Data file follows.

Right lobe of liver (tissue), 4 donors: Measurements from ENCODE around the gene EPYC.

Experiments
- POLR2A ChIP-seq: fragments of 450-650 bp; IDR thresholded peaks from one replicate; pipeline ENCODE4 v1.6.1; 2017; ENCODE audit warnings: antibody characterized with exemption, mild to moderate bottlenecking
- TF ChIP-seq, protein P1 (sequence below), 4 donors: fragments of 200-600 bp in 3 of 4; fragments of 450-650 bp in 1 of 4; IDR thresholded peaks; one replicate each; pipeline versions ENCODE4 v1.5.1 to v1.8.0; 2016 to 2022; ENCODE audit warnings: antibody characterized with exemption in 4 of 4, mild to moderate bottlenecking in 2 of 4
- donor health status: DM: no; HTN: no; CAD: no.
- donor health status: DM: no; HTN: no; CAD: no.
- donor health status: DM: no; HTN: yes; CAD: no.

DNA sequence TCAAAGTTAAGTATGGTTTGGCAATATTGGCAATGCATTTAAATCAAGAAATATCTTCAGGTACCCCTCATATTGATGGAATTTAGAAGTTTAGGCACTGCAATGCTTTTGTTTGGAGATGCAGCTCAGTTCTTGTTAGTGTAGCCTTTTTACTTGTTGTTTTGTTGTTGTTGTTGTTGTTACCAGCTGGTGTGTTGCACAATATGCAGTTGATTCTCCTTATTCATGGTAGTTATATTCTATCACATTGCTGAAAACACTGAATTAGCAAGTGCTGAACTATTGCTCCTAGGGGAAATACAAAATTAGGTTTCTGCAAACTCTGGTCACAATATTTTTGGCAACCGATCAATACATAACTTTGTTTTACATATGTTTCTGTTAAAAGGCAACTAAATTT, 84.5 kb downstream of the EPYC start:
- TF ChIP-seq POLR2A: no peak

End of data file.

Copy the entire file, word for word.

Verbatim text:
Right lobe of liver (tissue), 4 donors: Measurements from ENCODE around the gene EPYC.

Experiments
- POLR2A ChIP-seq: fragments of 450-650 bp; IDR thresholded peaks from one replicate; pipeline ENCODE4 v1.6.1; 2017; ENCODE audit warnings: antibody characterized with exemption, mild to moderate bottlenecking
- TF ChIP-seq, protein P1 (sequence below), 4 donors: fragments of 200-600 bp in 3 of 4; fragments of 450-650 bp in 1 of 4; IDR thresholded peaks; one replicate each; pipeline versions ENCODE4 v1.5.1 to v1.8.0; 2016 to 2022; ENCODE audit warnings: antibody characterized with exemption in 4 of 4, mild to moderate bottlenecking in 2 of 4
- donor health status: DM: no; HTN: no; CAD: no.
- donor health status: DM: no; HTN: no; CAD: no.
- donor health status: DM: no; HTN: yes; CAD: no.

DNA sequence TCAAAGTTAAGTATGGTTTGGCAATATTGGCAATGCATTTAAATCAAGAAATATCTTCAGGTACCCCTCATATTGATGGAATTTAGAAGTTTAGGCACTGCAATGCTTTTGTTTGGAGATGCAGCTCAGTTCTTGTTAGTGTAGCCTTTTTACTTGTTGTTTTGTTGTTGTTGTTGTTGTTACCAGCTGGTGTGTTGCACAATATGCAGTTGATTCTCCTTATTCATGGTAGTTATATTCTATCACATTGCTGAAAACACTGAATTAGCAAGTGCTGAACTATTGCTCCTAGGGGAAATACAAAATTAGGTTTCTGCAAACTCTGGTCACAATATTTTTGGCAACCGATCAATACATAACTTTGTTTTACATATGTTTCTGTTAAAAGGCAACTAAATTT, 84.5 kb downstream of the EPYC start:
- TF ChIP-seq POLR2A: no peak